opposite view: Islamic terror is a far graver threat than global warming.
Because you don't care about nature, you choose to make war your first
priority? That's a good argument.
-- Leftists tend to fear dying more. That is one reason they are more
exercised about our waging war against evil ... (or secondhand smoke).
Let's see if I follow your logic. The Left fears dying more. Terrorism causes
people to die. Therefore, the Left cares more about terrorism. I see now.
One day, our grandchildren may ask us what we did when Islamic fascism
threatened the free world. Some of us will say we were preoccupied with fighting
that threat wherever possible; others will be able to say they fought carbon
dioxide emissions. One of us will look bad.
One of us looks bad already. No chance of doing two things at once if you are
a conservative? Is walking and chewing gum at the same time just too darn complicated? It's fighting terror or fighting carbon, so make a choice?
This trash is an excuse to put up a link to this review of three books and a
movie on global warming by Jim Hansen, Director of the NASA Goddard Institute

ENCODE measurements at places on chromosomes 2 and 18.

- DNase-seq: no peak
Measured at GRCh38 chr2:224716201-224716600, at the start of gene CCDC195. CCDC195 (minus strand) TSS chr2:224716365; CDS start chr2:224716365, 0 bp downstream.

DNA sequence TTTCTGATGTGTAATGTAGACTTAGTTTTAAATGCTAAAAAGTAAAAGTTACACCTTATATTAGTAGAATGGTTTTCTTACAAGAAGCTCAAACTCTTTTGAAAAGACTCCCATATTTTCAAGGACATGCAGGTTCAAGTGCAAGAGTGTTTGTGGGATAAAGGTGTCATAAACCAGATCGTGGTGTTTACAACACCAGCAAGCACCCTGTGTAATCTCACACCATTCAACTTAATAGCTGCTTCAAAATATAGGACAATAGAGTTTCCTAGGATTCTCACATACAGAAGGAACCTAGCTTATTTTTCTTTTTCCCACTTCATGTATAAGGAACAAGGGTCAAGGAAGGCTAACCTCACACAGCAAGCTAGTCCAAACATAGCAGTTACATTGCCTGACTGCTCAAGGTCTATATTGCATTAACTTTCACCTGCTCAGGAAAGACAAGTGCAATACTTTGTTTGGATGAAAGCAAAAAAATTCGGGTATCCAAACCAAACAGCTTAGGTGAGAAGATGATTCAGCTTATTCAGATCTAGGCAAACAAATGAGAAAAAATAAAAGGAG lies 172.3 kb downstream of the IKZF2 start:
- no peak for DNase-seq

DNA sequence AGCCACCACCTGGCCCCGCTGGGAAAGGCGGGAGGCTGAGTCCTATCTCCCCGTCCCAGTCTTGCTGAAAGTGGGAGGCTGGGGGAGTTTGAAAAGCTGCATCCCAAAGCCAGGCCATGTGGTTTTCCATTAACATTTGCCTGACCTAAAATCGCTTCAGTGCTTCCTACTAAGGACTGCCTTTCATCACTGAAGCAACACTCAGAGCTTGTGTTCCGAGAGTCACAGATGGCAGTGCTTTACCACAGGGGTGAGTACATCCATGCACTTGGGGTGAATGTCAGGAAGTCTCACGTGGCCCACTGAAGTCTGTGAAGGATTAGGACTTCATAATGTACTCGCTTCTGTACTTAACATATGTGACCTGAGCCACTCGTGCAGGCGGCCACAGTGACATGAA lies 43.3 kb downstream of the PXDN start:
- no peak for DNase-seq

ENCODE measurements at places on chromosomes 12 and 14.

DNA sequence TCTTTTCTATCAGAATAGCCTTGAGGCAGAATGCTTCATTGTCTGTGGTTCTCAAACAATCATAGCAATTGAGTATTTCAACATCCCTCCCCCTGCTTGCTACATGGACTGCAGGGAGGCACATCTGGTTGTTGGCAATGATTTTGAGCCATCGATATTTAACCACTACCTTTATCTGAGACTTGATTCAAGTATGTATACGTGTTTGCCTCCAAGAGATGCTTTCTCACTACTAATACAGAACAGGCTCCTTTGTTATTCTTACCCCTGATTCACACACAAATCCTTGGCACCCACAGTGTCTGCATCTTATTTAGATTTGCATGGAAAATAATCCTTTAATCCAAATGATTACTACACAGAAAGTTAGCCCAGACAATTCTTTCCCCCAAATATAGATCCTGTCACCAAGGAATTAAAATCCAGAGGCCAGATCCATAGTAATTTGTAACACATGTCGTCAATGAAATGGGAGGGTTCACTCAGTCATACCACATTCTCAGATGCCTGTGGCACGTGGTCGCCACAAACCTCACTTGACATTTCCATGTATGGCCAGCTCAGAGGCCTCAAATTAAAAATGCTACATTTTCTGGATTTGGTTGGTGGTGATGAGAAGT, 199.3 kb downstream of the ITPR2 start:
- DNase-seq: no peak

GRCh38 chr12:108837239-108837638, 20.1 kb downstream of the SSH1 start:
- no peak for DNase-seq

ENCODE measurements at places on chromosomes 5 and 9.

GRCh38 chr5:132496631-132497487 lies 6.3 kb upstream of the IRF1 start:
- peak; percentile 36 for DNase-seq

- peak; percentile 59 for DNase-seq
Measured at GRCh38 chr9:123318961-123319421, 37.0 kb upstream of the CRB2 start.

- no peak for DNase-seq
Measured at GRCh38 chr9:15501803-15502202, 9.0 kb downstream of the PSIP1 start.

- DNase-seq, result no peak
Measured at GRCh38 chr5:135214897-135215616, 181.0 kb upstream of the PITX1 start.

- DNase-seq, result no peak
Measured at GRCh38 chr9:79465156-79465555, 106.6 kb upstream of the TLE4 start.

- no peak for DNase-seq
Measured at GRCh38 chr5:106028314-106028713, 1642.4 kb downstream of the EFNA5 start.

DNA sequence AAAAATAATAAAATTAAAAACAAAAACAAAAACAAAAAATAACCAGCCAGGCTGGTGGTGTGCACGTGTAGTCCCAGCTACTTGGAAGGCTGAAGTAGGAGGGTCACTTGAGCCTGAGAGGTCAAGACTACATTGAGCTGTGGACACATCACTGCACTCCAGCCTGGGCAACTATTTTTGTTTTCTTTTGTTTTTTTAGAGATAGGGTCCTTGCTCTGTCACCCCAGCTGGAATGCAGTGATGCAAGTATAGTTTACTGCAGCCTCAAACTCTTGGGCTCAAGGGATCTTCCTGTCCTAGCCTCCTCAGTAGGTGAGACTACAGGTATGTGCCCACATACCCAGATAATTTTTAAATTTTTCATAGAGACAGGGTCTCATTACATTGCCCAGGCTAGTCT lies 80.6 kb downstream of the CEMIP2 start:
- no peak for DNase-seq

for Space Studies. In the process of reviewing the books and movie, he comments
extensively on climate change. He is the scientist who has had so much trouble
with the Bush administration trying to silence him:
Republican War on Science Continues: The top climate scientist at NASA says
the Bush administration has tried to stop him from speaking out since he gave a
lecture last month calling for prompt reductions in emissions of greenhouse
gases linked to global warming. The scientist, James E. Hansen, ... said ...
that officials at NASA headquarters had ordered the public affairs staff to
review his coming lectures, papers, postings on the Goddard Web site and
requests for interviews from journalists... Dr. Hansen said that nothing in 30
years equaled the push made since early December to keep him from publicly
discussing what he says are clear-cut dangers from further delay in curbing
Krugman on the same topic. Hansen reviews: The Weather Makers: How Man Is
Changing the Climate and What It Means for Life on Earth by Tim Flannery;
Field Notes from a Catastrophe: Man, Nature, and Climate Change by Elizabeth
Kolbert; An Inconvenient Truth: The Planetary Emergency of Global Warming and
What We Can Do About It by Al Gore; and An Inconvenient Truth, a film
directed by Davis Guggenheim.
Here's a link to the review: The Threat to the Planet,
by Jim Hansen, NY Review of Books. Dr. Hansen is careful to note that
he writes, "as personal views under
the protection of the First Amendment of the United States
Posted by Mark Thoma on Wednesday, June 21, 2006 at 03:06 AM in Economics, Environment, Policy, Politics, Regulation |
Here's the third part of the series of excerpts from Harlan Ullman's book (part